Minister for Trade and Export Growth, Damien O’Connor said New Zealand achieving first place in the 2022 Sustainable Trade Index indicates the country is on the right track for our economic recovery and future economic security.
The Sustainable Trade Index, launched in Singapore overnight by the Hinrich Foundation and the International Institute for Management Development, ranks New Zealand first of 30 economies that undertake international trade in a manner that supports long-term global sustainable development. The Index assesses three core pillars – economic growth, environmental protection and societal development.
“We have placed trade at the centre of our economic recovery, successfully securing four FTAs in the past five years,” said O’Connor.
“Our standard of living depends on our ability to trade and that in turn depends on adapting to changing markets. This ranking is a strong validation of our approach and goes to the heart of our global brand.
“New Zealand being ranked first in the Sustainable Trade Index is an excellent endorsement of our Trade for All agenda and our successes in economic growth, environmental protection, and societal development.”
O’Conner when on to say that New Zealanders can be especially proud to have been placed first in the first year we have been included in the Index, and compared to other leading developed economies.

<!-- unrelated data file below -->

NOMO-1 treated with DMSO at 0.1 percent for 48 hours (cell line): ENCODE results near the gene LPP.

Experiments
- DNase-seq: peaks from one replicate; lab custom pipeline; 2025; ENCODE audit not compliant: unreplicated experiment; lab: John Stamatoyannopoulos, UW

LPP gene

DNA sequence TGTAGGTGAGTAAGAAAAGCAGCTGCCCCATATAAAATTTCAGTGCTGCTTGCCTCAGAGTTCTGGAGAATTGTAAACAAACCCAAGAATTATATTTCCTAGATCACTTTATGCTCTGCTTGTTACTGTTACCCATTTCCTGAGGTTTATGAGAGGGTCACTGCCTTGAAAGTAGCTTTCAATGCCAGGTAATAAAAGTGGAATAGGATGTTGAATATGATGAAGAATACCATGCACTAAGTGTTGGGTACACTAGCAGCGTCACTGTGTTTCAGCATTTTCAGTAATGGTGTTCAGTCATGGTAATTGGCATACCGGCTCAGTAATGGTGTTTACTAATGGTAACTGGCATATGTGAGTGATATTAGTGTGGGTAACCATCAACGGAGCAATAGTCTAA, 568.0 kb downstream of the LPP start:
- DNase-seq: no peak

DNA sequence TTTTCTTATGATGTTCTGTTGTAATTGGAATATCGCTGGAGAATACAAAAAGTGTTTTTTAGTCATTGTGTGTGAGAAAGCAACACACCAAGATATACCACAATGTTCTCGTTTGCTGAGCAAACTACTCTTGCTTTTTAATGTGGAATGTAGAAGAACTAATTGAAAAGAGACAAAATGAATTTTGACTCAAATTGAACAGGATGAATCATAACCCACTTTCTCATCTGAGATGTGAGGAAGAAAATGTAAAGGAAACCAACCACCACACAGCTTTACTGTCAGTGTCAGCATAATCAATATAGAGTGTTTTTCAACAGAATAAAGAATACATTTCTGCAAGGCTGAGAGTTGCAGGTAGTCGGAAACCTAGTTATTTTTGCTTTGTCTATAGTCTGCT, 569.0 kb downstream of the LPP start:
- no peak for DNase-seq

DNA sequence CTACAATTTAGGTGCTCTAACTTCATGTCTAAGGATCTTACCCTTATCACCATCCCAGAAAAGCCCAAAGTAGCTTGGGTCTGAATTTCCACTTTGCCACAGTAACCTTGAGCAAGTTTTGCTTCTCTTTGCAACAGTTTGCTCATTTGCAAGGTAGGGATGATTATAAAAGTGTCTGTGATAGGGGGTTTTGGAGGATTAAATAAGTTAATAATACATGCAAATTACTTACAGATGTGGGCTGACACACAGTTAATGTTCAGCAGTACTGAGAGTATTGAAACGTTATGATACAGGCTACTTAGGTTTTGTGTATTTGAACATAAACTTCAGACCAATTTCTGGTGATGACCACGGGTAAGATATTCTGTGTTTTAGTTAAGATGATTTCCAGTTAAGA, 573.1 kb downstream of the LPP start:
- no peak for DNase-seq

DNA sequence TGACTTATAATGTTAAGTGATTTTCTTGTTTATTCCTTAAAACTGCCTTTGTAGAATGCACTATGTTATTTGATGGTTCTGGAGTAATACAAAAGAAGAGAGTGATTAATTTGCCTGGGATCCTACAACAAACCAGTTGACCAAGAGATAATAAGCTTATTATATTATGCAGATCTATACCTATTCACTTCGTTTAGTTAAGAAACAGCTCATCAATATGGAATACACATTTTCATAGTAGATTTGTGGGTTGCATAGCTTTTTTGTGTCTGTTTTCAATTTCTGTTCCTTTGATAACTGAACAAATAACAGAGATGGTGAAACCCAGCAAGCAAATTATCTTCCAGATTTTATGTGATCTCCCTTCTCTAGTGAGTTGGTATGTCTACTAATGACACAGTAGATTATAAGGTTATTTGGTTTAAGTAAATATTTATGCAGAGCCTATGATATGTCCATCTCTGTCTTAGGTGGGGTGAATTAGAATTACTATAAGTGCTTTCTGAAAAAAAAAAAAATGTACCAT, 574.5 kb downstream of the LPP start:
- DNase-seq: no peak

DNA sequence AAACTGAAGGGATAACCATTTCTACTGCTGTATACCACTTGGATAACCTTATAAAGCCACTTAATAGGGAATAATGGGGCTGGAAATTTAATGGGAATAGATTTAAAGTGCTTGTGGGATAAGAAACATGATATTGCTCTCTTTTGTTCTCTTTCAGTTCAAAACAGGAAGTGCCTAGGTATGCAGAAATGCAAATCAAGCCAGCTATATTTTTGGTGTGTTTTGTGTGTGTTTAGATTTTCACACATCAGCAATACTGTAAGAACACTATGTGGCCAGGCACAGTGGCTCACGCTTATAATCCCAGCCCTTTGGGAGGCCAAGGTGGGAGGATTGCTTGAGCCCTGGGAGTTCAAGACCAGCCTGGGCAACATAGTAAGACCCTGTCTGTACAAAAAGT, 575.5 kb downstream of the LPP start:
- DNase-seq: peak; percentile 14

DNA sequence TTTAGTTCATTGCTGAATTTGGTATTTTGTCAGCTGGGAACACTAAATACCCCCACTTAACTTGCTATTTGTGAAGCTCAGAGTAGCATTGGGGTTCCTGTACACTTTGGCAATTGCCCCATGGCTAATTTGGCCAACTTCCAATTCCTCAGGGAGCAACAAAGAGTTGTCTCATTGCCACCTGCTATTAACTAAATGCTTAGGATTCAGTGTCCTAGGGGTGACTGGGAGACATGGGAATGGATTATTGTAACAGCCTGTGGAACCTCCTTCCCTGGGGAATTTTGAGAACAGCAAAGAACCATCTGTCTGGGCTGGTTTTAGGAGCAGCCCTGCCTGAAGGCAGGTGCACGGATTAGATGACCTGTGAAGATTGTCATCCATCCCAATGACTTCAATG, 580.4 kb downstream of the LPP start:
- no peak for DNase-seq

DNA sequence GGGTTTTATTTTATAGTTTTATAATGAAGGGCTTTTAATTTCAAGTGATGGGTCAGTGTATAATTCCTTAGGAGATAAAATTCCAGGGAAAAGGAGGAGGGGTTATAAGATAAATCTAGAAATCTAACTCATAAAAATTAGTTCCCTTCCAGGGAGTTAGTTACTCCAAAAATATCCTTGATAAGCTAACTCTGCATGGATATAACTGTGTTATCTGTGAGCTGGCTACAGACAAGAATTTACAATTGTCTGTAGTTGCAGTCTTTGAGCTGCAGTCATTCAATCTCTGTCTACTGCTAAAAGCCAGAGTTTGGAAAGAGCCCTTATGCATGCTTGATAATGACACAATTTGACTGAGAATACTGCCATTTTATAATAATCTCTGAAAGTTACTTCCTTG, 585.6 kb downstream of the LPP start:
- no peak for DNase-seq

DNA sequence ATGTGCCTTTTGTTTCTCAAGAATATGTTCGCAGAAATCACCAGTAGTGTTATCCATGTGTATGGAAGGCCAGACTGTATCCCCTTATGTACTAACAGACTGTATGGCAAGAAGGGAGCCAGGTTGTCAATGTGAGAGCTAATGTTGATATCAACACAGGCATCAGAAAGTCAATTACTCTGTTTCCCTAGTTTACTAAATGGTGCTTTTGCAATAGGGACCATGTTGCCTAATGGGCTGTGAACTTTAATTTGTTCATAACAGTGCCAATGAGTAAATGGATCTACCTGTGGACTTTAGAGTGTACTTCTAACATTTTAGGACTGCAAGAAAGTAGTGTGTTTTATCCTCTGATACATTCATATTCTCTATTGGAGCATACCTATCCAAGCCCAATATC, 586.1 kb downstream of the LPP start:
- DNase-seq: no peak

“We ranked first in the Index’s environmental protection and societal development pillars. Within these, we scored particularly highly on labour standards, political stability, air pollution and environmental standards in trade.
“New Zealand is out in front thanks to our commitment to rules-based and liberal international trade, high quality environmental regulation and high levels of social cohesion.”
The Index analyses 70 data points grouped into Economic, Environmental, and Societal Pillars across 30 economies including all members of APEC and the CPTPP.
“As Kiwis we can be proud of this ranking, but we should always be working to lift our brand and maintain our position, concluded O’Conner.
“Both the trade environment and consumer demands are changing in a world that’s challenged by food security and climate change. Our investments in producing food and fibre with low emissions and high sustainability, for instance, keep us on the right trajectory.”